Partnership Manager Louise Timmins blogs from Nepal, where she has been visiting Anandaban Hospital and meeting some of the people whose lives have been devastated by the earthquakes.
10 July 2015
Today is a very special day for me. It’s exactly 4 years ago that I first met my beautiful daughter Marika at a small orphanage near Kathmandu! Being here on this anniversary is lovely.
I really wanted to see how all the children there were managing after the earthquake so Shovakhar and I drove the short distance through the city and out in to the countryside to the orphanage. As we passed the women in brightly coloured saris bent over picking rice in the paddy fields, all the memories came back of this exciting journey 4 years ago.
The children were just coming back from school as I arrived. Amazingly I could recognise many of the little faces – they were all about 16 months old when I was last here, the same age as Marika. They were all so happy to see a visitor ‘Aunty, Aunty!’ they shouted, and it was a fight to see how many children could fit on my lap!
The earthquake had left huge cracks in the building, so the children are sleeping in temporary shelters made from tin sheets. It’s really hot inside and very uncomfortable. I kept thinking how hard it would be to move around a shelter in this heat if you had leprosy.
I have a real heart for orphans and children in need. In Nepal, a high number of children contract leprosy. The Leprosy Mission Nepal is doing an amazing job finding and treating these children so that they don’t develop disability and can go on to lead a normal life.
Sometimes though, children in remote regions don’t get the medicine they need in time to stop terrible disability caused by leprosy.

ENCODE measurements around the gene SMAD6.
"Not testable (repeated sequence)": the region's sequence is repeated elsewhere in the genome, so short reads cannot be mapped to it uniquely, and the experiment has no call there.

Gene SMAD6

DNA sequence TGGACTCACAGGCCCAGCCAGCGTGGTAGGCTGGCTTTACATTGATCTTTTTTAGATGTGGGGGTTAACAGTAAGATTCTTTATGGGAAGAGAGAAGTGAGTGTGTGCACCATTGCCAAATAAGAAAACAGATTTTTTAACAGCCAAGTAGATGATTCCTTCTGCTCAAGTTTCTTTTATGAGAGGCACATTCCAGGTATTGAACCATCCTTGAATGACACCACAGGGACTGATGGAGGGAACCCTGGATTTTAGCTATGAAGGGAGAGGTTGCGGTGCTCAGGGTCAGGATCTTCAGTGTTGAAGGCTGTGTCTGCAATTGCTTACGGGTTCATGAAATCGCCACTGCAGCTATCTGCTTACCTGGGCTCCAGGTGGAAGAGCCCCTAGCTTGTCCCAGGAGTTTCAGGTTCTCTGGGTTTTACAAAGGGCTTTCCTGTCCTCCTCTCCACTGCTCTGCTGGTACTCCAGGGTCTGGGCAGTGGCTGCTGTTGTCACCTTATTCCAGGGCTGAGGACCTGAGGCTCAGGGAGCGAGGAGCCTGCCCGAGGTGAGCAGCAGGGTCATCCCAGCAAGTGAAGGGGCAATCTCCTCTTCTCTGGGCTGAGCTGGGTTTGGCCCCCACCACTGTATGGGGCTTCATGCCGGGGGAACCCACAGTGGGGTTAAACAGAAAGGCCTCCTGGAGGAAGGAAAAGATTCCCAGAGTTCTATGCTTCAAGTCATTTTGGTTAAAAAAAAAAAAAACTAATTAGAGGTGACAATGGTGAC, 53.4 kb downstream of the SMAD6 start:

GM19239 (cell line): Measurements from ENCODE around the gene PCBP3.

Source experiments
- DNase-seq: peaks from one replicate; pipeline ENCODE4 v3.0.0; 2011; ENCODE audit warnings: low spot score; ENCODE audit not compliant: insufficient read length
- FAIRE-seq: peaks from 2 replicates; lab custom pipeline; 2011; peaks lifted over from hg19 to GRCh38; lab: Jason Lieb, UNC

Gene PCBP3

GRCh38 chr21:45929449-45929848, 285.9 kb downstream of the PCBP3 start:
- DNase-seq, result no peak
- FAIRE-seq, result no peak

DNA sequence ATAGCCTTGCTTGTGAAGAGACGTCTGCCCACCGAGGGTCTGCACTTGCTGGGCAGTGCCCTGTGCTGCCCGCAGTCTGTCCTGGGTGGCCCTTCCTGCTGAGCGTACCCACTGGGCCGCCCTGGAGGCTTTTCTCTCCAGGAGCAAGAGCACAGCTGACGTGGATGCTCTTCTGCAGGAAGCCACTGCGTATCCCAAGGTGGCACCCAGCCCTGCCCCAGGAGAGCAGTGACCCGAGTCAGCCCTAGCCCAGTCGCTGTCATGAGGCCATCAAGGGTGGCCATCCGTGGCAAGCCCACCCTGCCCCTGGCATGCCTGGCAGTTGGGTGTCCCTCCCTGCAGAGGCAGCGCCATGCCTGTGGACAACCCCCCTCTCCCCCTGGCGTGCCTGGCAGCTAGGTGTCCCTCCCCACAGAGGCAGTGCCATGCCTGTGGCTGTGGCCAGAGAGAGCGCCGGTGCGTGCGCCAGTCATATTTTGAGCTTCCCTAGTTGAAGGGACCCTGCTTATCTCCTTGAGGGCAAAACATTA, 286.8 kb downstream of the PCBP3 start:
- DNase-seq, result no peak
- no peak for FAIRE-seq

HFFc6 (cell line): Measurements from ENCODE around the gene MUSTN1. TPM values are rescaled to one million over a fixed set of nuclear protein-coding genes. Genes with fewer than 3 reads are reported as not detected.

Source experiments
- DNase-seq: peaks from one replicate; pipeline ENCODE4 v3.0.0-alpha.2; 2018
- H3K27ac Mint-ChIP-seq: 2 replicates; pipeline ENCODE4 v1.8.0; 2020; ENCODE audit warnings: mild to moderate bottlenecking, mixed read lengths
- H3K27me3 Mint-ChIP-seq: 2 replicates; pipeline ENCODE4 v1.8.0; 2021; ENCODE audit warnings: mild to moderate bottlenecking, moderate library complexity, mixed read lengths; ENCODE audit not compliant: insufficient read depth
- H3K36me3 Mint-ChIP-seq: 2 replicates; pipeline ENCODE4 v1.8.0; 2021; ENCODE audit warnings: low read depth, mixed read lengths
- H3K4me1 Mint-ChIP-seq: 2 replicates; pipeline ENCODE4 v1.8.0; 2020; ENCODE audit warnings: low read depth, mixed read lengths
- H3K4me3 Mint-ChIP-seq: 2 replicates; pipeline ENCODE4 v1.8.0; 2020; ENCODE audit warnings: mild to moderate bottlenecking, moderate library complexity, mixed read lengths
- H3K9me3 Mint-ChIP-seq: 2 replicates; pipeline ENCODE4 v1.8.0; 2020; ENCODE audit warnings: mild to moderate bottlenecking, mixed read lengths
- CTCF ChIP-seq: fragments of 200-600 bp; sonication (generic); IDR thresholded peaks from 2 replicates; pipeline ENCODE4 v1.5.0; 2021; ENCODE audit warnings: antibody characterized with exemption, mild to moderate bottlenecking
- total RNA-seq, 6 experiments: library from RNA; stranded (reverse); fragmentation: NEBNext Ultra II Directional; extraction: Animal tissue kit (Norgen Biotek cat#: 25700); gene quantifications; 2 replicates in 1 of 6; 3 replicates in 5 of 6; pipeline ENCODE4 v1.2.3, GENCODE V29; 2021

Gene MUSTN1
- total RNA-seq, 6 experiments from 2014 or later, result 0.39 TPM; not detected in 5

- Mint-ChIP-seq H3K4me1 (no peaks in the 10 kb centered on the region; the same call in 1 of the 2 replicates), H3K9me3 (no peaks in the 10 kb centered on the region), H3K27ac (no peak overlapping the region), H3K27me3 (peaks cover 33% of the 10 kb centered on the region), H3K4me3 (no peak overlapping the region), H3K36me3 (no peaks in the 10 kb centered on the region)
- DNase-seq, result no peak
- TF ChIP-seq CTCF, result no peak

Mahendra is 16 years old and is one such young person. He has one leg, serious ulceration and badly deformed hands. He cannot walk and uses a wheelchair to move around in the hospital ward at Anandaban. He sat with me and shared his story:
“When I was 6 I saw white patches on my arms. I poked them but I couldn’t feel it; it was very strange to me. I didn’t understand what was happening. I ignored it for a couple of years, but when I couldn’t straighten my fingers, my family took to a doctor and he said I had leprosy. I didn’t take any medicine, I don’t know why now.
“Slowly I lost all feeling in my hands, and my fingers started to bend further and further in to my palms- I couldn’t straighten them at all. I couldn’t hold a pen, or catch a ball and it was very hard to find friends. My feet were the same, I couldn’t feel a thing. I kept cutting them and then the wound would turn in to a big ulcer.
“Finally I came to Anandaban and have taken medicine to cure me for the last two years. I can’t get my fingers back though; it’s too late for that. My foot ulcers got so bad that I had my left leg amputated 3 months ago. I’ve been here for 14 weeks now.
“My family never come to visit me, that makes me sad. I really miss them. When I am better I would like to open a small shop. That would make my family proud.
“I am so happy that I came to this hospital. Everyone is so kind and I have been treated well.”
Mahendra is going to be measured for a prosthetic limb next week. They take six weeks to make and by the time it is ready, his wound will have healed. It’s going to take a long time and lots of physiotherapy before Mahendra will be able to walk again.
In the meantime, a teacher comes to the hospital twice a week to help Mahendra with his studies. He’s also made plenty of friends on the ward who sit and play games with him.
Mahendra has a huge smile and I’m convinced he has the willpower to get out of his wheelchair and open his shop.